A crucial vulnerability was found in the popular Duplicator plugin in WordPress. It has affected more than 1 million websites, so we urge you to act quickly and take proper actions to mitigate the vulnerability discovered in this addon.
Updated duplicator 1.3.28 can be found here https://wordpress.org/plugins/duplicator/.
If you have installed the duplicator, even for the PRO version, I suggest you update your database credential when you are updating the plugin.
You can minimize your risks with our shared hosting and cloud hosting, websites protect by Imunify360.
It is a simplified control panel for WordPress mainly developed by ISPsystem. They advertise “With Vepp you can easily install WordPress, assign a domain, and get a free SSL. You’ll be sure your website is stable and secure.”
I was asked to try. The installation is untraditional. You prepare a server instance and assign it to your account at my.vepp.com to get started. Apparently, if you want to change to other server or server details, you have to write in. I do not like the idea that this is not self-serviced. Maybe there is a reason for that, let me dive deeper and probably I will find the reasons.
Anyway, the installation started at my.vepp.com because I’m further it has taken me 30 minutes than the advertised 10 minutes to install VEPP. I assume providers will have this “my.vepp.com” set up in their infra. This will get closer to the users and significantly cut down the installation time.
Before we are going to the 2nd part of this review, I have asked myself a few questions. Do I still need to update my server OS? If the updates will break my previous installation? If kernelcare is compatible? Can I install other libraries and components in my server? How about another website and web application?
I will address these in my 2nd round of review on VEPP.
Today, my customer has come to me to view his WordPress website using an IP address. You can use an IP address as your hostname. However, we do not recommend this method.
There are a few reasons and you have these criteria. Actually, I still cannot find a good reason for doing this.
- You have a dedicated IP address and resolved to only one site. You can use it as a default site.
- Private site. Do not want others to resolve using a domain name.
- Do not want to use reverse and forward DNS. Maybe for point of failure.
- Never hard code a link using domain name every permalink is managed by the WordPress.
If anyone can think of a valid reason, please write down the comment below.
Getting a WordPress website using an IP address must at least meet the first criteria like what I have mentioned earlier. In addition, you need to change the name to IP address in ‘General Settings’ of your WordPress website or define it in your wp-config,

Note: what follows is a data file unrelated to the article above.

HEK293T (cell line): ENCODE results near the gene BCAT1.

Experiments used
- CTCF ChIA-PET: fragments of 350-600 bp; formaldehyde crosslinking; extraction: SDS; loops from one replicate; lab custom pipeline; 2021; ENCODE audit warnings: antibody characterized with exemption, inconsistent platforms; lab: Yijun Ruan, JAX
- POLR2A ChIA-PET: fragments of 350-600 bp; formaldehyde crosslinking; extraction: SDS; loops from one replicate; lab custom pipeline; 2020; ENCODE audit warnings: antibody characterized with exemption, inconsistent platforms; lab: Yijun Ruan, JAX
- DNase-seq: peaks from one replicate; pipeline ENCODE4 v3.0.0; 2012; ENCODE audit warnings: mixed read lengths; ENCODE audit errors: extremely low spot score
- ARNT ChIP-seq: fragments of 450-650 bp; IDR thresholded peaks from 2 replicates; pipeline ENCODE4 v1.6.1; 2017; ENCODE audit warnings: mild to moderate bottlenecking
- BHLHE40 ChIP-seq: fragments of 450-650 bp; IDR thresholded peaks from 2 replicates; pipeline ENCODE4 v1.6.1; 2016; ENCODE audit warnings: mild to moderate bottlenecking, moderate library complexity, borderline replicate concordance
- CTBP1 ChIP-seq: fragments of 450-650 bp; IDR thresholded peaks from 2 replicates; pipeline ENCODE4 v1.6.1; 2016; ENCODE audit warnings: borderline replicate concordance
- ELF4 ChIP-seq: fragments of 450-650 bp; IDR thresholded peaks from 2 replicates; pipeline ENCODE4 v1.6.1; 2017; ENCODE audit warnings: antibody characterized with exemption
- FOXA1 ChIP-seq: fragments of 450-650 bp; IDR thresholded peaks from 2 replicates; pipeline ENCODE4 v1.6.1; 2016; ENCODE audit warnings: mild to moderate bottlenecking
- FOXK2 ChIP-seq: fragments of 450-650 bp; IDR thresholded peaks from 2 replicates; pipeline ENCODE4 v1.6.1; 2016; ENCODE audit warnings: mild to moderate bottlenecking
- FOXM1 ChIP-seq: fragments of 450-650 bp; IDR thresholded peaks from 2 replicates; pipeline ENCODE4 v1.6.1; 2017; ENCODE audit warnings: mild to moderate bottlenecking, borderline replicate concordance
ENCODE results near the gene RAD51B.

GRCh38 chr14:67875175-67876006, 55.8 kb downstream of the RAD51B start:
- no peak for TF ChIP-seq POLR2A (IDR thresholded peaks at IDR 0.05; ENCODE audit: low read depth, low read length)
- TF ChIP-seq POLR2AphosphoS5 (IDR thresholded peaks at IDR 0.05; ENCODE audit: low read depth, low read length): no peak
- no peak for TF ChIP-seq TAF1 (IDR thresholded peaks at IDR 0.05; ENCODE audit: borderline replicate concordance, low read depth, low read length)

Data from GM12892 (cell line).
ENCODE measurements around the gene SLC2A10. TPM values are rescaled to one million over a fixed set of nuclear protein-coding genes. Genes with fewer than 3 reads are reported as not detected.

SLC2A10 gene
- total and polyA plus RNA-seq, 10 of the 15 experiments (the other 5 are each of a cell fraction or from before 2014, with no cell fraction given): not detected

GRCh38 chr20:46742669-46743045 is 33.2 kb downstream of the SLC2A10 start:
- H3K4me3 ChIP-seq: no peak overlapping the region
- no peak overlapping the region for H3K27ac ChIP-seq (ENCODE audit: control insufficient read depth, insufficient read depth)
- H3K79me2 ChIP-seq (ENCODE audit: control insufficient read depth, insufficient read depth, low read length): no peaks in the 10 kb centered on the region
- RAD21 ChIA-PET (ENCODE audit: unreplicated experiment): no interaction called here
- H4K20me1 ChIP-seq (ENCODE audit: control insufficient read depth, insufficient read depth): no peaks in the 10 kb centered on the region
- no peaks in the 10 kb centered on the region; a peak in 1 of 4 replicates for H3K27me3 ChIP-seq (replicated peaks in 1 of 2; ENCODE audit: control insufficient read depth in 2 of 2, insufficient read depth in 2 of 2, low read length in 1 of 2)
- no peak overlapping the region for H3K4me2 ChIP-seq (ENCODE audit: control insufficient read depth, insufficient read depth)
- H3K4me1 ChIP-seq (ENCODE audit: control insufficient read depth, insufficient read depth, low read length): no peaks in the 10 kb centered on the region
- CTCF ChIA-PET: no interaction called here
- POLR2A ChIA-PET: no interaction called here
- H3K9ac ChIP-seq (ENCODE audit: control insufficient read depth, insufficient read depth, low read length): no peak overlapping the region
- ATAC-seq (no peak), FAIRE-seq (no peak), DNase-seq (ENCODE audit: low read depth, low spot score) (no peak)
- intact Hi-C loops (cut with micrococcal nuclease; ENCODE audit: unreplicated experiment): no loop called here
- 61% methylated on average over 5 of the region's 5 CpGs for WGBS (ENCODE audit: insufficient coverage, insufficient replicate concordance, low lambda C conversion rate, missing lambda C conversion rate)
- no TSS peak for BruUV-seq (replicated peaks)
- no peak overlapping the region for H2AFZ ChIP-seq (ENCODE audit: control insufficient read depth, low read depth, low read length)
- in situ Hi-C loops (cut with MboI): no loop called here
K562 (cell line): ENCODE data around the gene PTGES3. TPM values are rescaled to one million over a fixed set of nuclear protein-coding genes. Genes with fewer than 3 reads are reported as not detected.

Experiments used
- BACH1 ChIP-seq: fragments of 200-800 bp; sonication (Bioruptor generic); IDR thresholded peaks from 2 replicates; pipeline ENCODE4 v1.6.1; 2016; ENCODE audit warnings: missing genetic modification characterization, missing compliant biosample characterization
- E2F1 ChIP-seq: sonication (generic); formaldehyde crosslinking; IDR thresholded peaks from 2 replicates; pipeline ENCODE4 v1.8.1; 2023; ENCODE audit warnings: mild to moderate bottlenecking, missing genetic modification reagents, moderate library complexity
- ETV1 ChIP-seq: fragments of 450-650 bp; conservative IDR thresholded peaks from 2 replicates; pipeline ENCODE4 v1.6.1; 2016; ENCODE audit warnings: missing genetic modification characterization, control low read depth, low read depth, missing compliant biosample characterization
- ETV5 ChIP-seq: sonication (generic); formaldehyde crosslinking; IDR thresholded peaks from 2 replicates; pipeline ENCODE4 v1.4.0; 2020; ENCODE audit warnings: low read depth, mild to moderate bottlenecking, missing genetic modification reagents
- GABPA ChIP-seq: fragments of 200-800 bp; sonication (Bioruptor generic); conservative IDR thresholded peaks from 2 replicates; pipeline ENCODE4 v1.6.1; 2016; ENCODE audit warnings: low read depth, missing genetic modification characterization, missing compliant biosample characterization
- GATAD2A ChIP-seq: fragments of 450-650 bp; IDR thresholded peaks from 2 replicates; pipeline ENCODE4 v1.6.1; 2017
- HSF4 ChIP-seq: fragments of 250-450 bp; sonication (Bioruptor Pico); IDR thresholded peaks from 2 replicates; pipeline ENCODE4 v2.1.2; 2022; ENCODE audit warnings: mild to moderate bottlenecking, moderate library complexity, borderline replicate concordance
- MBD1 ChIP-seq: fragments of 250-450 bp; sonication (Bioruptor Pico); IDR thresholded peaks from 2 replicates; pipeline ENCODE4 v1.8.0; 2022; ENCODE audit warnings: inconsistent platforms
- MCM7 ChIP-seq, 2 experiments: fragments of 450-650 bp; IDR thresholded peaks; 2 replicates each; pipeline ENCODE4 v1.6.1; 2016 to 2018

In this case, you can use an IP address.
However, if you are making a new website or staging, I personally recommend the ‘host file’ method to resolve locally. The domain name can use the same if the website has a different IP address. If it is done using the same IP address, you cannot use the same domain name but a fake domain name.
If you are using a fake domain name you will have to update the general settings or define it in the wp-config file.
In this way, your WordPress website is always accessible and it will not run into errors like ‘404’ page not found.
Methods to protect your WordPress admin panel
A plugin known as Stealth Login allows you to create custom URLs for logging in and out, administration and registering for your WordPress blog. Stealth Mode is also possible which will prevent users from accessing wp-login.php directly. You can then set your login URL to something more obscure. However, this is not perfect but if someone does manage to “discover” your password, it can make it difficult for them to find the exact login URL. This also prevents bots that are used for malicious intents from accessing your wp-login.php file and attempting to break in.
Sometimes the hacker may believe they know your password, or they may develop a script to guess your password. In that case, what you should do is limit the login attempts. You can easily accomplish that by using a plugin called Limit Login Attempts that could lock end user out when they entered an unacceptable password in excess of the specified time.
I reckon this is the most effective protection if you own a static IP you can limit access to your WP-Admin Panel and only allow certain IP Addresses to access. All you have to do is create a .htaccess file in your web root with this code:
deny from all
allow from 126.96.36.199 #permitted IP address
Yoast, a popular SEO plugin for wordpress version 188.8.131.52 and below have been found to be affected by two authenticated (admin, editor or author user) Blind SQL Injection vulnerabilities.The authenticated Blind SQL Injection vulnerability can be found within the ‘admin/class-bulk-editor-list-table.php’ file. The orderby and order GET parameters are not sufficiently sanitized before being used within a SQL query.
Customers are advised to take immediate action and upgrade their Yoast to the lastest 1.7.4 and 1.5.3 for Premium version.